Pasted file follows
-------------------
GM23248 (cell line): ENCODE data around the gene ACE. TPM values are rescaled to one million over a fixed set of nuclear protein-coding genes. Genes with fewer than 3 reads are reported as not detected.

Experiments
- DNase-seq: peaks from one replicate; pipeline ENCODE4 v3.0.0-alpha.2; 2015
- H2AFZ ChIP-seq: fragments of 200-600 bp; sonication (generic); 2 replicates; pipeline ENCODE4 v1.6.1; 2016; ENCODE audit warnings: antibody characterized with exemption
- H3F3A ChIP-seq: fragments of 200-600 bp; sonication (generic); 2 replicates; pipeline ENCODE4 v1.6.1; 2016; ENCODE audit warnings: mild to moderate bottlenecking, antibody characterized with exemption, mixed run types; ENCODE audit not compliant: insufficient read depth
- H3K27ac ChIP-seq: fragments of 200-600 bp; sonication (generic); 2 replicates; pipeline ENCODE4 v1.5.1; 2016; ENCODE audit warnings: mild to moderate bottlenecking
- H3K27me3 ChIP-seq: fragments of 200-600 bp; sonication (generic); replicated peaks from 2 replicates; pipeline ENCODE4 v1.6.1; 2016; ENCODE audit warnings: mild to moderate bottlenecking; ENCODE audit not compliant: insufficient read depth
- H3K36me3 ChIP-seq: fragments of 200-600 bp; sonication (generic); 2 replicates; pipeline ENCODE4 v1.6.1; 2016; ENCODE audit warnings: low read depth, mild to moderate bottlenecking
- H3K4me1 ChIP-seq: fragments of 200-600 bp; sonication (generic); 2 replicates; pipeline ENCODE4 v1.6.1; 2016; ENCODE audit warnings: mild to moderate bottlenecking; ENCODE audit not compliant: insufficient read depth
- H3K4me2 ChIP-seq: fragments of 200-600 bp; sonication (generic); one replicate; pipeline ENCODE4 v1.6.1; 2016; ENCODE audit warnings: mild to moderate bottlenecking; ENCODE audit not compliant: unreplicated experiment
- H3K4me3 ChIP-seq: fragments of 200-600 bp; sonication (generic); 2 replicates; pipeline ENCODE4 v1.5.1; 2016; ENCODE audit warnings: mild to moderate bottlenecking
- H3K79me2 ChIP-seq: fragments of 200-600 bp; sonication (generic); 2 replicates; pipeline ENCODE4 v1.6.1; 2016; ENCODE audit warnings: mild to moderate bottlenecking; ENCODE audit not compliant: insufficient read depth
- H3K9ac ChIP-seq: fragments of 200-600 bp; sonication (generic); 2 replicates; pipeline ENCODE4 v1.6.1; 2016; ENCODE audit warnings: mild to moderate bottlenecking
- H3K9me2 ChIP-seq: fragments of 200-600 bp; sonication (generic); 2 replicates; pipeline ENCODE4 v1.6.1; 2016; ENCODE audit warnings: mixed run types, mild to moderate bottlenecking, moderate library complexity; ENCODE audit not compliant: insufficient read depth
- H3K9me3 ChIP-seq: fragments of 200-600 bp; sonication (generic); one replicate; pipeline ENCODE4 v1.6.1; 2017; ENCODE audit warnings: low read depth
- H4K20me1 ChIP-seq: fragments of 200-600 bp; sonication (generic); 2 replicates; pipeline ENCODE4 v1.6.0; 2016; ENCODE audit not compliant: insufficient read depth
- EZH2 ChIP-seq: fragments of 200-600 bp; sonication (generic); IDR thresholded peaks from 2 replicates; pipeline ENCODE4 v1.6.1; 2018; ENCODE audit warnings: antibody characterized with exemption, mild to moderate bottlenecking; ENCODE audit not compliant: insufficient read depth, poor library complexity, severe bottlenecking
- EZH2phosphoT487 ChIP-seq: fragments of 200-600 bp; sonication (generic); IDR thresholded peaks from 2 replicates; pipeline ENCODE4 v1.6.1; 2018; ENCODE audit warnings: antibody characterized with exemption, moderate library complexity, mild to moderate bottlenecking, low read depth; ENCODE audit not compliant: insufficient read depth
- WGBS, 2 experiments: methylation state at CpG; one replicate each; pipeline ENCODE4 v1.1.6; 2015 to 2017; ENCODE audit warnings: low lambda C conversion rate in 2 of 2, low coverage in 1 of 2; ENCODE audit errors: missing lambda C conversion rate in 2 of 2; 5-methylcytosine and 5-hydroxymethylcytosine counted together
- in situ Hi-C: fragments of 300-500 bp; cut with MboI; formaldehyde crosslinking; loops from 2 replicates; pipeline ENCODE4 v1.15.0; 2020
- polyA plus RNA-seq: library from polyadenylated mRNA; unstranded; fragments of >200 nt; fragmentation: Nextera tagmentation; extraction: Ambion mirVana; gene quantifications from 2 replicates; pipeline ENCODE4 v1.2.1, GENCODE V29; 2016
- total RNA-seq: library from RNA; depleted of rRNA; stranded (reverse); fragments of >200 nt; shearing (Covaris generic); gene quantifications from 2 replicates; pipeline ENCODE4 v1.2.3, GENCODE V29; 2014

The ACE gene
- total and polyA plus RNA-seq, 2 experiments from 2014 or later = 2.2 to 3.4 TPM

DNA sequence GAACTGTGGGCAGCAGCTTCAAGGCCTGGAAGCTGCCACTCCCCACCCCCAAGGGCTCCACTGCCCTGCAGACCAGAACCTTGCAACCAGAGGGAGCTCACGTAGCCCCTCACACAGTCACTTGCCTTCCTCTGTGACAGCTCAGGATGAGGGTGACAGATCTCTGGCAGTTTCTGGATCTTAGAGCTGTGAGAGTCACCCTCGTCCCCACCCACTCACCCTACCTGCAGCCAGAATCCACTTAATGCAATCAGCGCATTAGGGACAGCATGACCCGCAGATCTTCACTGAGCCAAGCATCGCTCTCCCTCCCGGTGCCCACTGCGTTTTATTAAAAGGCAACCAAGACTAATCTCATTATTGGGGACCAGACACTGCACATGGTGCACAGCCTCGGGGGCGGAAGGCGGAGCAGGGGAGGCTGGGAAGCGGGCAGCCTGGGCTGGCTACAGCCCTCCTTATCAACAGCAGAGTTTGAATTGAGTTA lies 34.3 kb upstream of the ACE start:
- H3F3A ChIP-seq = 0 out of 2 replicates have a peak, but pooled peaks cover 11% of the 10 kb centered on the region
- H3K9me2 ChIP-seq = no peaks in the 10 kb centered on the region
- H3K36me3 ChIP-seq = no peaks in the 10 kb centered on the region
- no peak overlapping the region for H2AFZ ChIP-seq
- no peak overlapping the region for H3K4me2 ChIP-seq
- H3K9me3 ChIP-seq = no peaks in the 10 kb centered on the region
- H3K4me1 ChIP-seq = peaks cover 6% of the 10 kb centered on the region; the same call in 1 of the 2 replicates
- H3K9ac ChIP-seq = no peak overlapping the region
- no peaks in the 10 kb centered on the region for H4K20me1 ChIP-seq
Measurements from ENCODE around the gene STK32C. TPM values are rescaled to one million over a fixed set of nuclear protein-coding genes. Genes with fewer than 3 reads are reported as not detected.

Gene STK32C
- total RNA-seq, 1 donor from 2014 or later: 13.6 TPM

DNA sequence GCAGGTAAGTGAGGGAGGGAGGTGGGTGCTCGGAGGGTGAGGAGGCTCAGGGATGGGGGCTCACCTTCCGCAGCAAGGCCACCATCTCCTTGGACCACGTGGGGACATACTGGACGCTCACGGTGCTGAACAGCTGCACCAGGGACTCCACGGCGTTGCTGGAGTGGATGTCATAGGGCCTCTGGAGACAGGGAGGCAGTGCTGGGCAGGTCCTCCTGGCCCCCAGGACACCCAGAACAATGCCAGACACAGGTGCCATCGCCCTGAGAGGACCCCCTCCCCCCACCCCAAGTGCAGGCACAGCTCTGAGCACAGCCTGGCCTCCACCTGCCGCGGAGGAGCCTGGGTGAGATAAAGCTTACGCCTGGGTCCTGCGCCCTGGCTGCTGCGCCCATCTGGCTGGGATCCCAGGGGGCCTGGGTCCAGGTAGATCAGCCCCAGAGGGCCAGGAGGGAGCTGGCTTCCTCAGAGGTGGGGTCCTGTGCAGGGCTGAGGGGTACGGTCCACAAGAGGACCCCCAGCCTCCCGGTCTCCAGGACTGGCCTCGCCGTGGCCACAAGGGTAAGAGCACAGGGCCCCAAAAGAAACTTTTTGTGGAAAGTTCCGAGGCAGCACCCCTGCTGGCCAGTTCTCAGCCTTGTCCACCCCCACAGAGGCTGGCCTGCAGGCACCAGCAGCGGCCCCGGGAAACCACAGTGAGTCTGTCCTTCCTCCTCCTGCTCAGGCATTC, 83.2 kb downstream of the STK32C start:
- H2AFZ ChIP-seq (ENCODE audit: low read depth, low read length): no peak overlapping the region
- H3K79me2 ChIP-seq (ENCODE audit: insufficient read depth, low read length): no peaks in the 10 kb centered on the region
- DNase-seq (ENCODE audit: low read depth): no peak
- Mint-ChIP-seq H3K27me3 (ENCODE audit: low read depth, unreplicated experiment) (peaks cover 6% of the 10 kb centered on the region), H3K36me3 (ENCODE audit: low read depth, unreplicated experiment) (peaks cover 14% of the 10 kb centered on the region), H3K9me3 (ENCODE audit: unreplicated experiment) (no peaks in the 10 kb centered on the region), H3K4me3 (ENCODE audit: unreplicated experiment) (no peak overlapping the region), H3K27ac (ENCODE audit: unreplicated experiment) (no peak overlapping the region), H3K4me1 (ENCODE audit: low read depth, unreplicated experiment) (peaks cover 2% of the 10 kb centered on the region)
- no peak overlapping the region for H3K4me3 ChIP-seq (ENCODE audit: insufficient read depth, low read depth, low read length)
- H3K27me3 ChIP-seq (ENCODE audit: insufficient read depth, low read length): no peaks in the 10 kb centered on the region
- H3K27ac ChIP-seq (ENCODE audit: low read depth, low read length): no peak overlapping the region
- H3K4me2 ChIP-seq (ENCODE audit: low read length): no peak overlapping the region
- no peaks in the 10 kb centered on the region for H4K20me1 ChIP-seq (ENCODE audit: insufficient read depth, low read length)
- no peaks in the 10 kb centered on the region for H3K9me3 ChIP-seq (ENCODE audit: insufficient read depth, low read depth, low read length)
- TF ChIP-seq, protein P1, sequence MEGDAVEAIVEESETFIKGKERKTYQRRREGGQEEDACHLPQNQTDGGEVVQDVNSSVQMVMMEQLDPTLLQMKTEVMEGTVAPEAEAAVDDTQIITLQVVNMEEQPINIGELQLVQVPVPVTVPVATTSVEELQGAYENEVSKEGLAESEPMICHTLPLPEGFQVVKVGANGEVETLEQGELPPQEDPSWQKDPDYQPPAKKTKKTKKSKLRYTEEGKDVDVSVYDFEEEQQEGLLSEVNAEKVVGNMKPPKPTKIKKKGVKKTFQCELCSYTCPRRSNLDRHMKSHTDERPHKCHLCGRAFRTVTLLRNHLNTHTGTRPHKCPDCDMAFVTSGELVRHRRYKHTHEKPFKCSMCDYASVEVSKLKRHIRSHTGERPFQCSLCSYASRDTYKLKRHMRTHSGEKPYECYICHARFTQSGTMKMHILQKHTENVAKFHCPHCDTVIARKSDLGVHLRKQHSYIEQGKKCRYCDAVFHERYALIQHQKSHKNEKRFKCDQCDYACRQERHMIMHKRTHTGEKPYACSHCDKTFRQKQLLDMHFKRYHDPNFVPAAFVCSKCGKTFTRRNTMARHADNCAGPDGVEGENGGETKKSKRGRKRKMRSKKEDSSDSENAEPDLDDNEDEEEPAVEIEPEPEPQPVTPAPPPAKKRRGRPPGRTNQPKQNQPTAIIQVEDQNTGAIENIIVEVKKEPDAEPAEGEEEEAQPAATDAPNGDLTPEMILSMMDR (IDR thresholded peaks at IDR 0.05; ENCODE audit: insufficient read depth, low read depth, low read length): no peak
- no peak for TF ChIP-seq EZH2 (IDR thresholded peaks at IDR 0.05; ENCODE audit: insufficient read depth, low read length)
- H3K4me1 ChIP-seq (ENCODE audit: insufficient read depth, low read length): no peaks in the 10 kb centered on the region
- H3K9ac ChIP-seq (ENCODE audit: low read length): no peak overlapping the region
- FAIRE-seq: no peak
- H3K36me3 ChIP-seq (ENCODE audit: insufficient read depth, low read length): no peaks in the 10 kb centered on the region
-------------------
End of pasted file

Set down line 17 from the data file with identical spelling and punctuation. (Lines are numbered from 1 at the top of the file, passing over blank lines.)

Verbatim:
- EZH2 ChIP-seq: fragments of 200-600 bp; sonication (generic); IDR thresholded peaks from 2 replicates; pipeline ENCODE4 v1.6.1; 2018; ENCODE audit warnings: antibody characterized with exemption, mild to moderate bottlenecking; ENCODE audit not compliant: insufficient read depth, poor library complexity, severe bottlenecking